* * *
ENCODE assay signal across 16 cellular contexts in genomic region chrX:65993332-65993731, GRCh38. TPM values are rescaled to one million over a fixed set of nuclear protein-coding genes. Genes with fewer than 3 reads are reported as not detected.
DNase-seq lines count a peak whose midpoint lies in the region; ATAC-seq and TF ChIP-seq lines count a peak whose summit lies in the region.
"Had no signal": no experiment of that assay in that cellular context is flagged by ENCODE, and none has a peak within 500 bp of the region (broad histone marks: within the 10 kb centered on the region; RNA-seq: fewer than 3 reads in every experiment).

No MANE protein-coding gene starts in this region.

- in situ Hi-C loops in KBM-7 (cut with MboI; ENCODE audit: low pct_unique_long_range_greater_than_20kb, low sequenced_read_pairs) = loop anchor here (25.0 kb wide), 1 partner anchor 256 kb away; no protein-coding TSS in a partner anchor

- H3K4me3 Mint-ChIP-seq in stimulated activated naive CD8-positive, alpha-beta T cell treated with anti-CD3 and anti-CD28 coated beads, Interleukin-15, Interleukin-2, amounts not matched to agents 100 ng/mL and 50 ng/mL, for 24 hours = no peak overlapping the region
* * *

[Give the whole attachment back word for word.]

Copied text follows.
ENCODE assay signal across 16 cellular contexts in genomic region chrX:65993332-65993731, GRCh38. TPM values are rescaled to one million over a fixed set of nuclear protein-coding genes. Genes with fewer than 3 reads are reported as not detected.
DNase-seq lines count a peak whose midpoint lies in the region; ATAC-seq and TF ChIP-seq lines count a peak whose summit lies in the region.
"Had no signal": no experiment of that assay in that cellular context is flagged by ENCODE, and none has a peak within 500 bp of the region (broad histone marks: within the 10 kb centered on the region; RNA-seq: fewer than 3 reads in every experiment).

No MANE protein-coding gene starts in this region.

- in situ Hi-C loops in KBM-7 (cut with MboI; ENCODE audit: low pct_unique_long_range_greater_than_20kb, low sequenced_read_pairs) = loop anchor here (25.0 kb wide), 1 partner anchor 256 kb away; no protein-coding TSS in a partner anchor

- H3K4me3 Mint-ChIP-seq in stimulated activated naive CD8-positive, alpha-beta T cell treated with anti-CD3 and anti-CD28 coated beads, Interleukin-15, Interleukin-2, amounts not matched to agents 100 ng/mL and 50 ng/mL, for 24 hours = no peak overlapping the region